In the spring of 2014, I was a teleprompter for a local poetry festival in Asheville, NC. From kindergarten to high school students, students took the stage and recited verses to an audience of family and friends. Toddlers tripled nursery rhymes, middle schoolers delivered tons of awesome nursery rhymes – this one by Shel SilversteinSickhas always been popular – and high schoolers often took aim at the stars. My job was to sit in the front row with copies of all the poems, ready to help if someone stumbled or forgot a line.
The most impressive performance I’ve witnessed in my three years as a prompter was a rendition of “The Love Song of J. Alfred Prufrock” by TS Eliot. The performer, Carolyn, had taken some of the seminars I had given to homeschoolers for several years, and I was aware of her academic and acting abilities, but that night she blew my mind. She recited without error or hesitation, including the first six lines in Italian. “Prufrock” is a long free verse piece with a few lines of rhyme but no particular meter. If you know the poem, you are now probably as impressed as I am. If not, you can read it here.
Many educators have long disdained memorization, whether it be poetry or multiplication tables. Google “memorization in school,” and you’ll find arguments back and forth about the value of committing facts, dates, and yes, even poetry, to memory. The best of these views, I believe, are those that advocate a balance between memory work and analytical thinking. From India, for example, comes a article which judiciously favors a combination of the two approaches in class.
However, to dismiss the memorization tool entirely is to ignore a fundamental aspect of child development, a fact that Annie Holmquist, editor of Intellectual Takeout, mentions in her 2017 article, “Children have amazing memory powers… So why aren’t schools using them?” The article revisits “The Lost Tools of Learning,” the essay in which author Dorothy Sayers strongly advocates memorization in early education, the “Poll-Parrot” stage. According to Sayers, and as many parents recognize, kindergarten and elementary school children possess an incredible ability to assimilate multiplication tables, historical and scientific facts, foreign languages and, of course, nursery rhymes and poetry.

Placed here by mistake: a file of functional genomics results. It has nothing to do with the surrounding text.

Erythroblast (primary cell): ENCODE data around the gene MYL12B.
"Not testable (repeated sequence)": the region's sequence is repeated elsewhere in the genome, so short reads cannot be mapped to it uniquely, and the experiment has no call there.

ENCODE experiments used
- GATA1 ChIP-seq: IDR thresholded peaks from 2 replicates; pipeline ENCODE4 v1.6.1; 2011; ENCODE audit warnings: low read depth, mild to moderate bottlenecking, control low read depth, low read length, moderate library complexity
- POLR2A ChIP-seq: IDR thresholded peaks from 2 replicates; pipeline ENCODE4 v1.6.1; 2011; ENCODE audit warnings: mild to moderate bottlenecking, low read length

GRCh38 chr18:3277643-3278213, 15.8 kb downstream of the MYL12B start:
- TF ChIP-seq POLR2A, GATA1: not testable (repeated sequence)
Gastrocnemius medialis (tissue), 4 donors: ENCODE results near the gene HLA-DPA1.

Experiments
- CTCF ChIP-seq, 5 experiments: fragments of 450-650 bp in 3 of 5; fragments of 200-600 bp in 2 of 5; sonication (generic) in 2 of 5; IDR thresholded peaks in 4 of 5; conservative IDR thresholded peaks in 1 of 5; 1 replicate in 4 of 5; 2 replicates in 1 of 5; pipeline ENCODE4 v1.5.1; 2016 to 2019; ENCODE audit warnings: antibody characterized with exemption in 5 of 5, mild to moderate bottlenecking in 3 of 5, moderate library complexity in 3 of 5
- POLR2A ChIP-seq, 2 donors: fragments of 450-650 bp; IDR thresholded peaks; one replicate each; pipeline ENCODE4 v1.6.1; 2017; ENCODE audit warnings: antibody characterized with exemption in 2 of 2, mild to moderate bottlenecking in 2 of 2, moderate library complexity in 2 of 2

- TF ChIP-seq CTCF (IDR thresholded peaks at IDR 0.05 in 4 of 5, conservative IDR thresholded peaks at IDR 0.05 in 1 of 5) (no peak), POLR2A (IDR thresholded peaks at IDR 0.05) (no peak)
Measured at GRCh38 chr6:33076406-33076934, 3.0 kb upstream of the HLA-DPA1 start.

The memorization of poetry seems to me particularly important, because it confers singular gifts on its recipients. On the one hand, by taking the tempo of the verse and making it our own, we unconsciously transmit the rhythm and meter of our English language to the mind. As a schoolboy, Winston Churchill memorized and recited the 1,200 lines of the “Lays of ancient Rome,” and went on to re-enter his mind dozens of other verses as well. The cadences and musical language of these lines undoubtedly contributed to his powers as a speaker and writer.
In addition to imbuing us with the beauty of our native language, poetry acts as an inner flame that can inspire us through hardships long after we have left the schoolyard. by Rudyard Kipling”Whetherfor example, which I had memorized in some classes, remains in the hearts of these students even today, perhaps whispering encouragement when they need it most.
In a college seminar I taught on composition and literature, I made “The Impossible Dream” our class anthem. We sang that Broadway hit from “Man of La Mancha” every once in a while, and some students ended up memorizing most of the lyrics. Several years later, when I met one of these students, she thanked me, saying that she had thought of this song many times and that it had supported her in her studies and her social life.
As with so many things, memorizing poetry is best started with small steps. Teach a lot of nursery rhymes to these three and four year olds. Often all you have to do is read and repeat, read and repeat, and they’ll lock the verse down. Give older students short assignments at first, such as “dreams“by Langston Hughes or Emily Dickinson”There is no frigate like a book.” From there, students can move on to longer poems by William Shakespeare, Rudyard Kipling, Christina Rossetti, Elizabeth Browning, Robert Frost, and dozens more. These pieces are best approached by breaking them down into parts and constantly reviewing the stanzas already learned.
I also recommend a visit to the library, where you can take a look at the many anthologies. Go through them and choose the poems that interest you. Better yet, select a few favorite collections and keep them at home.
Learn poetry by heart, and its words, rhythms, images and meaning become like that beating muscle in your chest, a part of you that gives life until the end of your days.
This article was originally published on intellectual take away